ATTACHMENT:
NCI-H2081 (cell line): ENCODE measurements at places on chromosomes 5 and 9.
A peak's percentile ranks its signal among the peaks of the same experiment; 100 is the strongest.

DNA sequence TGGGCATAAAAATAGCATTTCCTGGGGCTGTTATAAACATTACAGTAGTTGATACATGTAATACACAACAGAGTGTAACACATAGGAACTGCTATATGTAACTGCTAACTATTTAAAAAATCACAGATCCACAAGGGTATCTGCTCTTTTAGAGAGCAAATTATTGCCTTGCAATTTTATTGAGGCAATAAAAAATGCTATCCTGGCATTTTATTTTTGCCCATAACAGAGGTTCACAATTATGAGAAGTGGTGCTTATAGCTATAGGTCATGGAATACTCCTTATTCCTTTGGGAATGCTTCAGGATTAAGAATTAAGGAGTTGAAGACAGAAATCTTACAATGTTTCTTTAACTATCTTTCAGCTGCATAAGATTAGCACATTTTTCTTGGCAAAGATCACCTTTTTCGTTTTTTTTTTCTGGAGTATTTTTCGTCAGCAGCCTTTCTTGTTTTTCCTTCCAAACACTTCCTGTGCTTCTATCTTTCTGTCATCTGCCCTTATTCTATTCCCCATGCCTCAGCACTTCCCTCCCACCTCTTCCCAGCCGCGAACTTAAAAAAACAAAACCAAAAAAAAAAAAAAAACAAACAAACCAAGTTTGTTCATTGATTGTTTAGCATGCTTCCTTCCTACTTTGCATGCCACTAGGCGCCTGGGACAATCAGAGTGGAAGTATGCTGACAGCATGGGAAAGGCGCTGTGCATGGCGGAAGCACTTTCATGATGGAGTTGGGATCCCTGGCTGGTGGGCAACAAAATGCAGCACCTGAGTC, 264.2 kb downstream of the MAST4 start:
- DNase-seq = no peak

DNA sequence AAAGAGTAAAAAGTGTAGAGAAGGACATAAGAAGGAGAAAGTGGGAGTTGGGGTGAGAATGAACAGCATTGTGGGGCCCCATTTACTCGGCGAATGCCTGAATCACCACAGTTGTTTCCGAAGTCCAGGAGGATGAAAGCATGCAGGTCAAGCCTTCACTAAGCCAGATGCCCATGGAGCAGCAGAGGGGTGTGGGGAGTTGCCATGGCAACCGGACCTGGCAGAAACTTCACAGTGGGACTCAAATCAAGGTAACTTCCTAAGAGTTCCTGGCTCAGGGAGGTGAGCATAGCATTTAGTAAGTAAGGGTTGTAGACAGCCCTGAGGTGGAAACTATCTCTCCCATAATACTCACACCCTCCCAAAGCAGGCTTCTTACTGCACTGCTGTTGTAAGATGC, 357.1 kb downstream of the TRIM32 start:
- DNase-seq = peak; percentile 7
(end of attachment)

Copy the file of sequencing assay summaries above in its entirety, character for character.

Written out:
NCI-H2081 (cell line): ENCODE measurements at places on chromosomes 5 and 9.
A peak's percentile ranks its signal among the peaks of the same experiment; 100 is the strongest.

DNA sequence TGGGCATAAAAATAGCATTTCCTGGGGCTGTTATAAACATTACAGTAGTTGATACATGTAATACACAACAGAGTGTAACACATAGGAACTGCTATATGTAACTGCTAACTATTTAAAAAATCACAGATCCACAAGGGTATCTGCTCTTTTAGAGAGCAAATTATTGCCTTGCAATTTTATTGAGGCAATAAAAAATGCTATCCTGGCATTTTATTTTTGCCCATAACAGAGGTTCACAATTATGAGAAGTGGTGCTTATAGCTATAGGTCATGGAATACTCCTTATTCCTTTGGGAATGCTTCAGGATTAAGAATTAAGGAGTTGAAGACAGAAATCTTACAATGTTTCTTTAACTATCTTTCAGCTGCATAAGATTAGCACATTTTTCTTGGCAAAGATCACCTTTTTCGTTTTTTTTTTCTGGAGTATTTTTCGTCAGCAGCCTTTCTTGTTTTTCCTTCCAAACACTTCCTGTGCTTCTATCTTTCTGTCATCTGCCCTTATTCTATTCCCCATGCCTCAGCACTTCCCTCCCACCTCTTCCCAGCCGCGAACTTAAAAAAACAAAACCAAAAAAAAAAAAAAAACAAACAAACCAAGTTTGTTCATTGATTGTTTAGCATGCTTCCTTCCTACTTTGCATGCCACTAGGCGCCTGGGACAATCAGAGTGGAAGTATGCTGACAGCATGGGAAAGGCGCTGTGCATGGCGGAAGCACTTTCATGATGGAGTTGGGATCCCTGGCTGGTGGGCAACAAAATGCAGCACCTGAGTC, 264.2 kb downstream of the MAST4 start:
- DNase-seq = no peak

DNA sequence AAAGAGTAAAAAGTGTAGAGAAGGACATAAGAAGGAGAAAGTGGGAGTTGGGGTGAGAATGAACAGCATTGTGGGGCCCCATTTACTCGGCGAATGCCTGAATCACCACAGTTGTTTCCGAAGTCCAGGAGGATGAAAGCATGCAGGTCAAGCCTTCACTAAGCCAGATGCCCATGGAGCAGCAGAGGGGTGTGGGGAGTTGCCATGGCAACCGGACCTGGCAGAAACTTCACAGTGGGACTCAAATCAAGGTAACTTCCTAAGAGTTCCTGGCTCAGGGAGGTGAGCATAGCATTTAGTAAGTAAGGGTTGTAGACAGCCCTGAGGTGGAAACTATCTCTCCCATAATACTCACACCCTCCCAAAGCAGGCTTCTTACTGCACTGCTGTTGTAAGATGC, 357.1 kb downstream of the TRIM32 start:
- DNase-seq = peak; percentile 7